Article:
Originally posted by sprintblox
                          We can't just look at women's heights, we should also consider that they have less leg power than men. We're not designing for men who are 5'4 tall. So something less than the proposed 38.4/32.9 heights (but more than the current heights, of course) would be more suitable.
                          It almost sounds like you would tailor the hurdle height and spacing to get women's times the same as men's times for the same distance.
                          I'm curious to know what hurdle height would allow a female 400 hurdler to run 46.78 :P
                          Było smaszno, a jaszmije smukwijne...

                          Comment


                          • #14
                            Originally posted by George P.
                            Originally posted by sprintblox
                            We can't just look at women's heights, we should also consider that they have less leg power than men. We're not designing for men who are 5'4 tall. So something less than the proposed 38.4/32.9 heights (but more than the current heights, of course) would be more suitable.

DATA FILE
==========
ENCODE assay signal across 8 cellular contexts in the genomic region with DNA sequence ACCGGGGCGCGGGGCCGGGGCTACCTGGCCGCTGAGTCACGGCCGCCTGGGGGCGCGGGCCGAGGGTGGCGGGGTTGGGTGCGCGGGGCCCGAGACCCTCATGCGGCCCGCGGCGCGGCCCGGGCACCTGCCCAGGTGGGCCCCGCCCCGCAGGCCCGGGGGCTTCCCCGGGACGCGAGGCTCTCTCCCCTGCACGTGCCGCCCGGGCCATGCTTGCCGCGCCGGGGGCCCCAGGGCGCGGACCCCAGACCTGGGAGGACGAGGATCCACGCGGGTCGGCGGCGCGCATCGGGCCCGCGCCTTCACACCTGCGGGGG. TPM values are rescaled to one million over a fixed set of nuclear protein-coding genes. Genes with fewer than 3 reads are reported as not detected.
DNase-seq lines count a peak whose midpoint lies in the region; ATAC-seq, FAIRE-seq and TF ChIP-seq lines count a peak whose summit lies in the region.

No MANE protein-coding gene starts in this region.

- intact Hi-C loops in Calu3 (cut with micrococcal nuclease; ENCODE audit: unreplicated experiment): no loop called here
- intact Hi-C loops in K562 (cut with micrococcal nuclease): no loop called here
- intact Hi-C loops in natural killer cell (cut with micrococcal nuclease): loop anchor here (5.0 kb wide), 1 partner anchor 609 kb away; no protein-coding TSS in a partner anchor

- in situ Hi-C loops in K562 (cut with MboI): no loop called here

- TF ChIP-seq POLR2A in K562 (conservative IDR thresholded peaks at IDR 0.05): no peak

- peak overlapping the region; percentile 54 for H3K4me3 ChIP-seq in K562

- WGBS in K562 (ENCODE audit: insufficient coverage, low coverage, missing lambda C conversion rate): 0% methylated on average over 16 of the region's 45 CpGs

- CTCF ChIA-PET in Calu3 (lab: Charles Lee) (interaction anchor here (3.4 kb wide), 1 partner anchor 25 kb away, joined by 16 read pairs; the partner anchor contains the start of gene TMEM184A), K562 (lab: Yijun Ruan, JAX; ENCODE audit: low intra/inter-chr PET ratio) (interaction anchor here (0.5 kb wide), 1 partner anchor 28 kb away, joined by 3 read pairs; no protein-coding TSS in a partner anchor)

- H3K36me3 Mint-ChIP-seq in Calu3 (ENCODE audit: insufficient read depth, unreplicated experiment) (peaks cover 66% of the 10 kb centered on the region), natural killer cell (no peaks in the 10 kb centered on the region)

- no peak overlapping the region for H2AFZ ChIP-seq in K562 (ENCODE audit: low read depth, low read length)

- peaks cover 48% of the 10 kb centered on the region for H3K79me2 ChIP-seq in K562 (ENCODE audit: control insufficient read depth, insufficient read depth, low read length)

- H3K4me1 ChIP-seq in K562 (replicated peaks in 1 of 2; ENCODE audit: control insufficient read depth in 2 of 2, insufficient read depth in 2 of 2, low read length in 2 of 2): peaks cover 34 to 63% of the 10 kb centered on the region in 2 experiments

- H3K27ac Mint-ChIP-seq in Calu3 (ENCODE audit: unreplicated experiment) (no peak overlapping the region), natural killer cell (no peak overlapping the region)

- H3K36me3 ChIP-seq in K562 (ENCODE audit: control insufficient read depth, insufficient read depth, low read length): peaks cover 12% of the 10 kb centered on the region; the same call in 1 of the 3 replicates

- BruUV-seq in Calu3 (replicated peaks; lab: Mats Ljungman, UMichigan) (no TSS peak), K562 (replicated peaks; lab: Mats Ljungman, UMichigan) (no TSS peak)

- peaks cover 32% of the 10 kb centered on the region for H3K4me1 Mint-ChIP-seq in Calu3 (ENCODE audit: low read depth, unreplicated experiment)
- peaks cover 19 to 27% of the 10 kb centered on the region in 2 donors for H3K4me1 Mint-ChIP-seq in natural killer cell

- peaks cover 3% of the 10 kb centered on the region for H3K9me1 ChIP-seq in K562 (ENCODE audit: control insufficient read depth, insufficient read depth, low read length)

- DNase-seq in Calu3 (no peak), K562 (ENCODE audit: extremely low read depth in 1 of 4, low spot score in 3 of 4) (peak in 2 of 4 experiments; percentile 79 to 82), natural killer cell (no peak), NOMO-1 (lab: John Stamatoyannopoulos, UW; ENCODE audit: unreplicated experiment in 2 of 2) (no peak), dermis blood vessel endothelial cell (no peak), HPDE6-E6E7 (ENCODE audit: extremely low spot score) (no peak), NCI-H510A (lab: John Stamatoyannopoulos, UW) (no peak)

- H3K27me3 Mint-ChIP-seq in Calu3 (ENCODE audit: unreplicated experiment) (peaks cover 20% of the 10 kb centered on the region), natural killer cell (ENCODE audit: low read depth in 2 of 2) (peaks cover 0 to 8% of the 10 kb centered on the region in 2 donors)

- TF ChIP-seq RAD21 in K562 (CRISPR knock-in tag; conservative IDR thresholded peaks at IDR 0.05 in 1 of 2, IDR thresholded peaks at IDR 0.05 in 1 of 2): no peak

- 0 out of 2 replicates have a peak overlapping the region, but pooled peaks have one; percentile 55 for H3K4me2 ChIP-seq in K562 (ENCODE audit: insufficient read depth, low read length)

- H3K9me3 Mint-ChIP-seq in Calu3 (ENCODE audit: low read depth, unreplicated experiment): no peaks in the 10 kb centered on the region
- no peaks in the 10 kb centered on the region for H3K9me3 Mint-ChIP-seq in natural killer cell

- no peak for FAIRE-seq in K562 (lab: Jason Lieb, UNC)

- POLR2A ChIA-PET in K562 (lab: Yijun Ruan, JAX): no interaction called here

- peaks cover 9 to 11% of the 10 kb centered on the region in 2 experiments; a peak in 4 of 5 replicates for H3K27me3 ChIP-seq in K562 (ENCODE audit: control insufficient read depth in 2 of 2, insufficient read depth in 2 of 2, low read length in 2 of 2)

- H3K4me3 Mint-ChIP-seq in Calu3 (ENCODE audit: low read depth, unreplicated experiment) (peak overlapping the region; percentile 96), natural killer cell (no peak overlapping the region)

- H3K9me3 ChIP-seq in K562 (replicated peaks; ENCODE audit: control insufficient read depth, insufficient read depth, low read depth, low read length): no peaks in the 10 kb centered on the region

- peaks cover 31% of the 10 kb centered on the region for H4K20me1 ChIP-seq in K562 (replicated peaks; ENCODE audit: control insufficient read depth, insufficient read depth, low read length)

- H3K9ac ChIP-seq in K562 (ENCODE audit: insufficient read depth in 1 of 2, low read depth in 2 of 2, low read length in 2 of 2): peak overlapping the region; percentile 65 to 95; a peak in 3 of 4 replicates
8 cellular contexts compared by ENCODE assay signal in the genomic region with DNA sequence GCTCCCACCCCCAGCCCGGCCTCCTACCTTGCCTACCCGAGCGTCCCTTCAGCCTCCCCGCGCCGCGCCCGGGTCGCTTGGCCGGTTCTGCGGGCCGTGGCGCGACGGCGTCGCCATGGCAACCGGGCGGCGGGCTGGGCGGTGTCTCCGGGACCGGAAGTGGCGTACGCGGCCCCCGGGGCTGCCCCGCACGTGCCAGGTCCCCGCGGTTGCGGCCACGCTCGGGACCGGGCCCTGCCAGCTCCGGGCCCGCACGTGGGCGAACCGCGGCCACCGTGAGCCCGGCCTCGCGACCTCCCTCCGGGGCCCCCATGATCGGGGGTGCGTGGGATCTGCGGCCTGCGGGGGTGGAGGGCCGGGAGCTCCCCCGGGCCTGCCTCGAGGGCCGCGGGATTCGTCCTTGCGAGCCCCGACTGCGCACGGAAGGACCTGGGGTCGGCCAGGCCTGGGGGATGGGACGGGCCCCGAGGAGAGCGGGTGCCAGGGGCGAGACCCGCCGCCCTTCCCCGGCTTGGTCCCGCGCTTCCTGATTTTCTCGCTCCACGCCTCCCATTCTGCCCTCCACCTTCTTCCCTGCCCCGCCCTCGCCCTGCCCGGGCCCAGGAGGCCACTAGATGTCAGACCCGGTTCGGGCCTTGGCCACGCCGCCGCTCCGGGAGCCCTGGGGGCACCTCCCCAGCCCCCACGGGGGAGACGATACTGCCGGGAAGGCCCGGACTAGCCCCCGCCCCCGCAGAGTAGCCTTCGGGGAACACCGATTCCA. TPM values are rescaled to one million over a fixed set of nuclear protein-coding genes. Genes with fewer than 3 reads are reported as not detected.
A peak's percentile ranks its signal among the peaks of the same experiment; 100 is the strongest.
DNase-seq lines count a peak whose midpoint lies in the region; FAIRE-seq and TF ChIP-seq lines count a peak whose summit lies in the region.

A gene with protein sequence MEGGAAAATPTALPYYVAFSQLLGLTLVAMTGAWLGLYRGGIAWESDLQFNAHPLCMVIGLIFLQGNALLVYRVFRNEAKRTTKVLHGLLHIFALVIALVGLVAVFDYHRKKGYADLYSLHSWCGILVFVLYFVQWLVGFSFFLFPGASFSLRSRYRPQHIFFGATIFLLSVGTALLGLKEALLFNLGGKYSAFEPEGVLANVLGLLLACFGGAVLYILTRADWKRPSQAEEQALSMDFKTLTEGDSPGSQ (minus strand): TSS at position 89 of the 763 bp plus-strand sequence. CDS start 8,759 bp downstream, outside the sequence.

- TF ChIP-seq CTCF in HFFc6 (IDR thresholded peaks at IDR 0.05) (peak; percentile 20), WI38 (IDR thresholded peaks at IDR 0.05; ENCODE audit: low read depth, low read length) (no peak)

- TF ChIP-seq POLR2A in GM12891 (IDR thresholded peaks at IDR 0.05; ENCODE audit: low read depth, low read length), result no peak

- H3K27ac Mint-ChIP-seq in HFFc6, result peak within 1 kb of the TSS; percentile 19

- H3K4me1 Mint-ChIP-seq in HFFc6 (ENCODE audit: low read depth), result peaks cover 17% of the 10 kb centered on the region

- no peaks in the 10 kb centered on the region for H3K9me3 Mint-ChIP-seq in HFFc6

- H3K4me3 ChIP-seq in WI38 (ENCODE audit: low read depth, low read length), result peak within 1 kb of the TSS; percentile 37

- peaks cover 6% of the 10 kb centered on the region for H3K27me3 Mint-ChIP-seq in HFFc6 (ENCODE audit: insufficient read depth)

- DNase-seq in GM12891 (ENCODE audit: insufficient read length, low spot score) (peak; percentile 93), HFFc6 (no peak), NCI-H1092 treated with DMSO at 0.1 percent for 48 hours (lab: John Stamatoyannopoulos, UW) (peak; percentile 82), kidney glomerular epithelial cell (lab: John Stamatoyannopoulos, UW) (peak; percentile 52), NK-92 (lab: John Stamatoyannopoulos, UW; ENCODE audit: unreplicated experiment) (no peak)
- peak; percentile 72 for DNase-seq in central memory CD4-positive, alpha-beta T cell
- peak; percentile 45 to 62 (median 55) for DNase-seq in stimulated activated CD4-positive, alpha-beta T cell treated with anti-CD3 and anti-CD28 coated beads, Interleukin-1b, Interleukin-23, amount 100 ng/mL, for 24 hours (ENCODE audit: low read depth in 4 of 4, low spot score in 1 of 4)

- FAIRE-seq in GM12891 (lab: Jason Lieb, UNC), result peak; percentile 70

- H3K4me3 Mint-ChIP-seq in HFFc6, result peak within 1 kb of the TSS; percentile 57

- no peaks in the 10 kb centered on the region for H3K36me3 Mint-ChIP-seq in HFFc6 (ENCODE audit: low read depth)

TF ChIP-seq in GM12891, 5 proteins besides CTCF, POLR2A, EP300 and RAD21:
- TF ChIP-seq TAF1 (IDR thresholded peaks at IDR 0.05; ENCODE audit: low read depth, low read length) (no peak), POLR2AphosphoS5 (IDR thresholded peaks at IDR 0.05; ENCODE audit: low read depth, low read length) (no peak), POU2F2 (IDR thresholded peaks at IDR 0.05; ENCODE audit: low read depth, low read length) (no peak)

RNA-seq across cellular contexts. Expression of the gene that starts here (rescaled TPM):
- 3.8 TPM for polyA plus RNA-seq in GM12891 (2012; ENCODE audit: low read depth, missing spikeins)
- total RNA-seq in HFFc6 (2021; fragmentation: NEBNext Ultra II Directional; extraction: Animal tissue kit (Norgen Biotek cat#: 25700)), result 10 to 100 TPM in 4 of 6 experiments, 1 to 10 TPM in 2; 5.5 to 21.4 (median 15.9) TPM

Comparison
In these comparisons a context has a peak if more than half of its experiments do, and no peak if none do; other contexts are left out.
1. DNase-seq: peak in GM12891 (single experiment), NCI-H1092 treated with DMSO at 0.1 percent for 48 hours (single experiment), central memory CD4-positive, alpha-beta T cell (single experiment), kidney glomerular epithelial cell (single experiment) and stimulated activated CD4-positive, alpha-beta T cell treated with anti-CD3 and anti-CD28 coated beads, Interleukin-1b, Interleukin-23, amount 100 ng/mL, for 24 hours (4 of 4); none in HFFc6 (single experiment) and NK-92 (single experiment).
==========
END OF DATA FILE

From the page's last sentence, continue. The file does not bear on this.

It almost sounds like you would tailor the hurdle height and spacing to get women's times the same as men's times for the same distance. But that would be a farce. There are reasons, even in this age of equality, why women and men compete separately. :?
                            That's not what I would want to do at all. Even if you kept the same height for women's hurdles and simply added 10m to the race, women wouldn't be running under 13s.

                            The goal in this thread is about how to get the women's hurdles to require about the same level of technical proficiency as the men's. If you disagree with that goal and want to leave things as is, that's your right to do so, but it's our right to discuss how to meet that goal.

                            Comment


                            • #15
                              Originally posted by Powell

                              I'm curious to know what hurdle height would allow a female 400 hurdler to run 46.78 :P
                              Do not be silly: We would of course increase the height of the men's
                              hurdles until they run 52/53s ;-)

                              Comment